Published August 23, 2021 | Version v1
Dataset Open

Qualitative dataset - Social justice-oriented narratives in European urban food strategies: Bringing forward redistribution, recognition and representation (Smaal et al., 2021)

  • 1. ILVO & Ghent University


This qualitative dataset contains the English translations of the plain texts of the urban food strategy documents or webpages of 16 European medium-sized cities: Basel [CH]; Bristol [UK]; Bruges [BE]; Cordoba [ES]; Donostia - San Sebastián [ES]; Ede [NL]; Geneva [CH]; Ghent [BE]; Grenoble [FR]; Groningen [NL]; Montpellier [FR]; Nantes [FR]; Rennes [FR]; Tours [FR]; Uppsala [SE]; and Vitoria-Gasteiz [ES]. The search for and translation of the urban food strategy documents and webpages have been performed in early 2019. The files have been analysed in NVivo (qualitative data analysis software). The upload also includes figures and a table with the authors' assessments connected to the resources and services codes and radar diagram visualisations presented in the following paper: 

Smaal, S. A. L., Dessein, J., Wind, B. J., & Rogge, E. (2021). Social justice-oriented narratives in European urban food strategies: Bringing forward redistribution, recognition and representation. Agriculture and Human Values, 38(3), 709–727.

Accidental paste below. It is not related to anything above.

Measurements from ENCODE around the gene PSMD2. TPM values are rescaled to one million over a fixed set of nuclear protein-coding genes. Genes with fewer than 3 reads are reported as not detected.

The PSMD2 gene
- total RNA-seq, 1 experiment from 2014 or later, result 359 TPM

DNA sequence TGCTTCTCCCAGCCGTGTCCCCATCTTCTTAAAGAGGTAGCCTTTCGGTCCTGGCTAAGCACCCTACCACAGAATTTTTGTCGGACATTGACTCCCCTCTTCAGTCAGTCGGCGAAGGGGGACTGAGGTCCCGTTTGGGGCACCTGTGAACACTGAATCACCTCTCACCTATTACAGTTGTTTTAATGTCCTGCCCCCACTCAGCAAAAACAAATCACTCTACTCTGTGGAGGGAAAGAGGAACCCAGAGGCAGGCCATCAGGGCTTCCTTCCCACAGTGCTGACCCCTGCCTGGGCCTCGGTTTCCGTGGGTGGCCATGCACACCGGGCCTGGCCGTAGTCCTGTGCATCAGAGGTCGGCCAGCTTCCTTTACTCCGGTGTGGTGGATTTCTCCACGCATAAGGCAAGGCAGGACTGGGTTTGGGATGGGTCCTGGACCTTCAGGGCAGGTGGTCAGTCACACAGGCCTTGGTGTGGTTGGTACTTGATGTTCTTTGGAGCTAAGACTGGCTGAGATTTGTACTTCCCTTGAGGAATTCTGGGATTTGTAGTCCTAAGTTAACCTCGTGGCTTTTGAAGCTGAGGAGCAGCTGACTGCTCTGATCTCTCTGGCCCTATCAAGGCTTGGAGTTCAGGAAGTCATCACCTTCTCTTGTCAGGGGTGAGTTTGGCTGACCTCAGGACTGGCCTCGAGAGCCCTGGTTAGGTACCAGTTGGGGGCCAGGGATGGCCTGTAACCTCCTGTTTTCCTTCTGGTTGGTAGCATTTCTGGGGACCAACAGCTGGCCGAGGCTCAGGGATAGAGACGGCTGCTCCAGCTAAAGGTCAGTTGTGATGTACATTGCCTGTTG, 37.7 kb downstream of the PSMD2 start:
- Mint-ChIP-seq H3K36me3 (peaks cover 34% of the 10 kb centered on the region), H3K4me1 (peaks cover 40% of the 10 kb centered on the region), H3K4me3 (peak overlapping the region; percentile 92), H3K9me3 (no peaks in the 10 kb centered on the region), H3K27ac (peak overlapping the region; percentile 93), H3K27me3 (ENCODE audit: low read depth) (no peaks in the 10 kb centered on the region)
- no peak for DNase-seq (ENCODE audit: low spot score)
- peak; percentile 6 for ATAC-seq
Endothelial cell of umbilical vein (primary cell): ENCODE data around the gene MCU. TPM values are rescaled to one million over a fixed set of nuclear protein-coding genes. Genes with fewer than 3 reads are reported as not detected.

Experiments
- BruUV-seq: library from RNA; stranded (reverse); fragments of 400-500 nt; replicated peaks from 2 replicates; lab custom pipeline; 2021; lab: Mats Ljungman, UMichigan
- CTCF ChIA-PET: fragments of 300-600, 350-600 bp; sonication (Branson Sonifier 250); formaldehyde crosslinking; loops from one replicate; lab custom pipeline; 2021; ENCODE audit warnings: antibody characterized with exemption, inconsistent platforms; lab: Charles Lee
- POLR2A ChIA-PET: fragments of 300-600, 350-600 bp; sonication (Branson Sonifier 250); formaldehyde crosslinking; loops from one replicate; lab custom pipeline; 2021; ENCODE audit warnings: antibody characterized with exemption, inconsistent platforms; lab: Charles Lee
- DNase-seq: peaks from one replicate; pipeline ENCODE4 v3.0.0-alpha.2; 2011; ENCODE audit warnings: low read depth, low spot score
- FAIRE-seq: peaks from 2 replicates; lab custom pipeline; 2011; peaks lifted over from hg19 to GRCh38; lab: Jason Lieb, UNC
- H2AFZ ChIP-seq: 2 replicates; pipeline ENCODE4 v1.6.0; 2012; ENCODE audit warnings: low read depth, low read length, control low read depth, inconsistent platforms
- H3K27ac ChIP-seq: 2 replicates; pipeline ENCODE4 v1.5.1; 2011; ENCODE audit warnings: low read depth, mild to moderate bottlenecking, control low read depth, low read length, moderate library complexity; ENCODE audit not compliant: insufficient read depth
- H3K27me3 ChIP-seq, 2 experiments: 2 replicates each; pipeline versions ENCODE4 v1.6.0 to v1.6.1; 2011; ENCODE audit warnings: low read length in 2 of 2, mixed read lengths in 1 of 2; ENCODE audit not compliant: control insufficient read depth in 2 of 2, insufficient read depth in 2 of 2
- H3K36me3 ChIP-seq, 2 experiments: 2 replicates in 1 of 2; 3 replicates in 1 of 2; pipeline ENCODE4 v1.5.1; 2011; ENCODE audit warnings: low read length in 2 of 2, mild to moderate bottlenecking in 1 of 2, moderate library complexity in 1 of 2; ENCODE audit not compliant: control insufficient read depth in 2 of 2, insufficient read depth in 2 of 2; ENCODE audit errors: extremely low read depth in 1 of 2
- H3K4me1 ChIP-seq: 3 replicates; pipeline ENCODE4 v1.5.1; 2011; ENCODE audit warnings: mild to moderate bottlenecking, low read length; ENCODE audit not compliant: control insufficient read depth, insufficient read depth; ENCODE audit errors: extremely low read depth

Abstract: More and more cities develop urban food strategies (UFSs) to guide their efforts and practices towards more sustainable food systems. An emerging theme shaping these food policy endeavours, especially prominent in North and South America, concerns the enhancement of social justice within food systems. To operationalise this theme in a European urban food governance context we adopt Nancy Fraser’s three-dimensional theory of justice: economic redistribution, cultural recognition and political representation. In this paper, we discuss the findings of an exploratory document analysis of the social justice-oriented ambitions, motivations, current practices and policy trajectories articulated in sixteen European UFSs. We reflect on the food-related resource allocations, value patterns and decision rules these cities propose to alter and the target groups they propose to support, empower or include. Overall, we find that UFSs make little explicit reference to social justice and justice-oriented food concepts, such as food security, food justice, food democracy and food sovereignty. Nevertheless, the identified resources, services and target groups indicate that the three dimensions of Fraser are at the heart of many of the measures described. We argue that implicit, fragmentary and unspecified adoption of social justice in European UFSs is problematic, as it may hold back public consciousness, debate and collective action regarding food system inequalities and may be easily disregarded in policy budgeting, implementation and evaluation trajectories. As a path forward, we present our plans for the RE-ADJUSTool that would enable UFS stakeholders to reflect on how their UFS can incorporate social justice and who to involve in this pursuit.

This project has received funding from the European Union's Horizon 2020 research and innovation programme under the Marie Sklodowska-Curie grant agreement No 765389. 

Project webpage:



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Is source of
Journal article: 10.1007/s10460-020-10179-6 (DOI)


RECOMS – Building Resourceful and Resilient Communities through Adaptive and Transformative Environmental Practice 765389
European Commission